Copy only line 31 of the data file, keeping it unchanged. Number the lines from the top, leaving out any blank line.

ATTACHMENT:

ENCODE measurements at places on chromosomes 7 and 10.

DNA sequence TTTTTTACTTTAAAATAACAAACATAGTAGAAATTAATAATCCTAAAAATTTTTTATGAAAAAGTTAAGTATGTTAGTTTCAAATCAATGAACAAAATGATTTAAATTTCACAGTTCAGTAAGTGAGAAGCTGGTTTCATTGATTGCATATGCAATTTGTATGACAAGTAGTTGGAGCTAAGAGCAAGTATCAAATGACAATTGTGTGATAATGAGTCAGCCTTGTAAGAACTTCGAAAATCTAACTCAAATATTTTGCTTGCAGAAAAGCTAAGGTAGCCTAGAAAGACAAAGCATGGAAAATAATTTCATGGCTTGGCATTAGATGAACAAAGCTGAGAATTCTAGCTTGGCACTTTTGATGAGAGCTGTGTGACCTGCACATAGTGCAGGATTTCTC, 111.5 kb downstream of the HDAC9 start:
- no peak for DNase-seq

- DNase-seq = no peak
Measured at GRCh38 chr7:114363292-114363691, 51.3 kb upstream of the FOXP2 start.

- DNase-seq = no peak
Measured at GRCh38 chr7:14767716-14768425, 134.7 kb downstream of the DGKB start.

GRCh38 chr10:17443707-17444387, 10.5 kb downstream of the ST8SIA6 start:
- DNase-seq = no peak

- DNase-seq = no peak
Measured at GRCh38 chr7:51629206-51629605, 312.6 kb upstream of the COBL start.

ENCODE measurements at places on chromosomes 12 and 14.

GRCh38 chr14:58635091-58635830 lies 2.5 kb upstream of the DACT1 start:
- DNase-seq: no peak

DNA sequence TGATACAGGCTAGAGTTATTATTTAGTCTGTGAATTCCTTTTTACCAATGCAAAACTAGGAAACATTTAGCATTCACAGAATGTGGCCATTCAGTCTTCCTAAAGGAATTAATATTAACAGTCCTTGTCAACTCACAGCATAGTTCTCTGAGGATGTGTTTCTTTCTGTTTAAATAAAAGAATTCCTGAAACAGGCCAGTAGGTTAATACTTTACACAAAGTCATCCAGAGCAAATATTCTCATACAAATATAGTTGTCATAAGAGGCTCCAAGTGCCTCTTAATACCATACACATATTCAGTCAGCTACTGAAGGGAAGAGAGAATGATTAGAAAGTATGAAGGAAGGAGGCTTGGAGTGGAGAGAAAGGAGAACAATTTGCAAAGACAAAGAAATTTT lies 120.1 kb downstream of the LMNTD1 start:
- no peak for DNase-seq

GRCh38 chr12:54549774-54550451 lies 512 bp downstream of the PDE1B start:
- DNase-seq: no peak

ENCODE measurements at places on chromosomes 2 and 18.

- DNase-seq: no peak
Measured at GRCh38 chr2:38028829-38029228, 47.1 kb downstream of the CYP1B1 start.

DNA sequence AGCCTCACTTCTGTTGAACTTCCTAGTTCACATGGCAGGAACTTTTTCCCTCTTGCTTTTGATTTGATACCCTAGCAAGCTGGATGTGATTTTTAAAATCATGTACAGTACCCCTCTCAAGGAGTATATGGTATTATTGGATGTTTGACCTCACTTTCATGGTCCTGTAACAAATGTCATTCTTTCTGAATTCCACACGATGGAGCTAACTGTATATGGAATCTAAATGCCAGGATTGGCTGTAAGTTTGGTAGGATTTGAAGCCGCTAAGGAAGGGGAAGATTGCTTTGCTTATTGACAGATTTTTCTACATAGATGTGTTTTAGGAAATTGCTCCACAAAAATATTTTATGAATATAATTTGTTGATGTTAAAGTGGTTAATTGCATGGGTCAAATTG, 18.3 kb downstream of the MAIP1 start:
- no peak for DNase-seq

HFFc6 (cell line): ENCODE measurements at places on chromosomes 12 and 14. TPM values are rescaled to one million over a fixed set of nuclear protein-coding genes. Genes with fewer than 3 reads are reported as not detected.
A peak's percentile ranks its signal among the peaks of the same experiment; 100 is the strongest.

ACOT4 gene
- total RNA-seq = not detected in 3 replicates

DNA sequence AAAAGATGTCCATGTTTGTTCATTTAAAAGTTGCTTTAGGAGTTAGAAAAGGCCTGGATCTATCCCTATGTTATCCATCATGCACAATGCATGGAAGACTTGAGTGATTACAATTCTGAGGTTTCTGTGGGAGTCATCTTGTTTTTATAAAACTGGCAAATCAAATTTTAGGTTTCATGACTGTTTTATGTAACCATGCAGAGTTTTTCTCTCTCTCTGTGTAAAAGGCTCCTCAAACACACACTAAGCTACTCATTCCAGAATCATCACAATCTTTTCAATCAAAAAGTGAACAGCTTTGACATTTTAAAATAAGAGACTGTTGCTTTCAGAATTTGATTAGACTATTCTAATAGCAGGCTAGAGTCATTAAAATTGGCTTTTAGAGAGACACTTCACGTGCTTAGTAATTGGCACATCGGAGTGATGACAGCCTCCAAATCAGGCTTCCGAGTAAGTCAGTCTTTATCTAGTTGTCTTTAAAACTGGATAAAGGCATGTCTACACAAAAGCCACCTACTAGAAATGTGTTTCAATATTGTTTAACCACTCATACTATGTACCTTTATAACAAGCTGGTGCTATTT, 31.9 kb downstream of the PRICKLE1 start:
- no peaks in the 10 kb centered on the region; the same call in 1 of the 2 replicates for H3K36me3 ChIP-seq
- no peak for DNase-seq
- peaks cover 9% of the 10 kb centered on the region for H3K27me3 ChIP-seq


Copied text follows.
- peaks cover 9% of the 10 kb centered on the region for H3K27me3 ChIP-seq